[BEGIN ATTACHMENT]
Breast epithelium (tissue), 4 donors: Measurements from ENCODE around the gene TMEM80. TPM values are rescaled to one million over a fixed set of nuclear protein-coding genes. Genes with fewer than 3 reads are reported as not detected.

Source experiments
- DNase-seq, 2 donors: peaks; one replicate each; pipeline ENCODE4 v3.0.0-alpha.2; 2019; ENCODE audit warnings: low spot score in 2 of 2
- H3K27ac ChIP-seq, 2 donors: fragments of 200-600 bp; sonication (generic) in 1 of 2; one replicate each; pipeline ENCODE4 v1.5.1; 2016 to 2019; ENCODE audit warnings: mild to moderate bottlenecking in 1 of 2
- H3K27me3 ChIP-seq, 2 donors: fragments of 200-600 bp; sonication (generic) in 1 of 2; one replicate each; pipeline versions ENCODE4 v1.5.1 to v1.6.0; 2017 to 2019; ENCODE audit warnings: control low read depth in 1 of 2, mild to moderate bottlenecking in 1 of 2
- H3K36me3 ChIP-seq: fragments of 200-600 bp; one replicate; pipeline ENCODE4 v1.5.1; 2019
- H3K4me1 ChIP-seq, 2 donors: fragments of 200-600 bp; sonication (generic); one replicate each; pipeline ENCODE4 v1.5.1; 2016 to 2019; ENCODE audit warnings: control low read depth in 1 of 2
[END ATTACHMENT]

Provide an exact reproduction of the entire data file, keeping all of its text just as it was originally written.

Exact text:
Breast epithelium (tissue), 4 donors: Measurements from ENCODE around the gene TMEM80. TPM values are rescaled to one million over a fixed set of nuclear protein-coding genes. Genes with fewer than 3 reads are reported as not detected.

Source experiments
- DNase-seq, 2 donors: peaks; one replicate each; pipeline ENCODE4 v3.0.0-alpha.2; 2019; ENCODE audit warnings: low spot score in 2 of 2
- H3K27ac ChIP-seq, 2 donors: fragments of 200-600 bp; sonication (generic) in 1 of 2; one replicate each; pipeline ENCODE4 v1.5.1; 2016 to 2019; ENCODE audit warnings: mild to moderate bottlenecking in 1 of 2
- H3K27me3 ChIP-seq, 2 donors: fragments of 200-600 bp; sonication (generic) in 1 of 2; one replicate each; pipeline versions ENCODE4 v1.5.1 to v1.6.0; 2017 to 2019; ENCODE audit warnings: control low read depth in 1 of 2, mild to moderate bottlenecking in 1 of 2
- H3K36me3 ChIP-seq: fragments of 200-600 bp; one replicate; pipeline ENCODE4 v1.5.1; 2019
- H3K4me1 ChIP-seq, 2 donors: fragments of 200-600 bp; sonication (generic); one replicate each; pipeline ENCODE4 v1.5.1; 2016 to 2019; ENCODE audit warnings: control low read depth in 1 of 2